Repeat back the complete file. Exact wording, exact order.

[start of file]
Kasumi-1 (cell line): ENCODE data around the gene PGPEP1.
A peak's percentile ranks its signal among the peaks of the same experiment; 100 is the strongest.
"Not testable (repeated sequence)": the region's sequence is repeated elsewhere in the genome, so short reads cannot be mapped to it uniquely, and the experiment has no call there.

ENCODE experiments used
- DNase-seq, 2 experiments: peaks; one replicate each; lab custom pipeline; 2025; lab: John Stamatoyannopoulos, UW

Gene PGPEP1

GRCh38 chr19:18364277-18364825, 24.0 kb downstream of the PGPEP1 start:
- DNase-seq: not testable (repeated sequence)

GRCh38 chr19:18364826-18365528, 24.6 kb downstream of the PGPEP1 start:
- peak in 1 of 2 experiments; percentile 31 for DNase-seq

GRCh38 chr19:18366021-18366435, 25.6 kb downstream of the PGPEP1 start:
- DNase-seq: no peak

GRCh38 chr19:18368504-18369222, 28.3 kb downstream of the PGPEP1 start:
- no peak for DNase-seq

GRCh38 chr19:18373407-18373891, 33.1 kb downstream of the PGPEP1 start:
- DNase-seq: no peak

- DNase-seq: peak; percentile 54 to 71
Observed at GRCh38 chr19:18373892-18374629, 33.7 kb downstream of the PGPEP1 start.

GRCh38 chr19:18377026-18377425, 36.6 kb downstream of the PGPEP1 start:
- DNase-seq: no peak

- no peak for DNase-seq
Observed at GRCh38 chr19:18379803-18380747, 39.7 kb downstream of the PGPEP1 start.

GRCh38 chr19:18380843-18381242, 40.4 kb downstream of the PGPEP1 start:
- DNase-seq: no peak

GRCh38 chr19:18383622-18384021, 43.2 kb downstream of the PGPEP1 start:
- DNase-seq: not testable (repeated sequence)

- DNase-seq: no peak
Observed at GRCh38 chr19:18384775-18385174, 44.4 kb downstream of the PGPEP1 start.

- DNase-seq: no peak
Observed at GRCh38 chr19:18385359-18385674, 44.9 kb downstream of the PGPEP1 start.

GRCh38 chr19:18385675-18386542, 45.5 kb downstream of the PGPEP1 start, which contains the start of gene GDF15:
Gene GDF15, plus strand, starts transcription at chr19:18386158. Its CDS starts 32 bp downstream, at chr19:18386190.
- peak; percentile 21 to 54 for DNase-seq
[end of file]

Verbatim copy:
Kasumi-1 (cell line): ENCODE data around the gene PGPEP1.
A peak's percentile ranks its signal among the peaks of the same experiment; 100 is the strongest.
"Not testable (repeated sequence)": the region's sequence is repeated elsewhere in the genome, so short reads cannot be mapped to it uniquely, and the experiment has no call there.

ENCODE experiments used
- DNase-seq, 2 experiments: peaks; one replicate each; lab custom pipeline; 2025; lab: John Stamatoyannopoulos, UW

Gene PGPEP1

GRCh38 chr19:18364277-18364825, 24.0 kb downstream of the PGPEP1 start:
- DNase-seq: not testable (repeated sequence)

GRCh38 chr19:18364826-18365528, 24.6 kb downstream of the PGPEP1 start:
- peak in 1 of 2 experiments; percentile 31 for DNase-seq

GRCh38 chr19:18366021-18366435, 25.6 kb downstream of the PGPEP1 start:
- DNase-seq: no peak

GRCh38 chr19:18368504-18369222, 28.3 kb downstream of the PGPEP1 start:
- no peak for DNase-seq

GRCh38 chr19:18373407-18373891, 33.1 kb downstream of the PGPEP1 start:
- DNase-seq: no peak

- DNase-seq: peak; percentile 54 to 71
Observed at GRCh38 chr19:18373892-18374629, 33.7 kb downstream of the PGPEP1 start.

GRCh38 chr19:18377026-18377425, 36.6 kb downstream of the PGPEP1 start:
- DNase-seq: no peak

- no peak for DNase-seq
Observed at GRCh38 chr19:18379803-18380747, 39.7 kb downstream of the PGPEP1 start.

GRCh38 chr19:18380843-18381242, 40.4 kb downstream of the PGPEP1 start:
- DNase-seq: no peak

GRCh38 chr19:18383622-18384021, 43.2 kb downstream of the PGPEP1 start:
- DNase-seq: not testable (repeated sequence)

- DNase-seq: no peak
Observed at GRCh38 chr19:18384775-18385174, 44.4 kb downstream of the PGPEP1 start.

- DNase-seq: no peak
Observed at GRCh38 chr19:18385359-18385674, 44.9 kb downstream of the PGPEP1 start.

GRCh38 chr19:18385675-18386542, 45.5 kb downstream of the PGPEP1 start, which contains the start of gene GDF15:
Gene GDF15, plus strand, starts transcription at chr19:18386158. Its CDS starts 32 bp downstream, at chr19:18386190.
- peak; percentile 21 to 54 for DNase-seq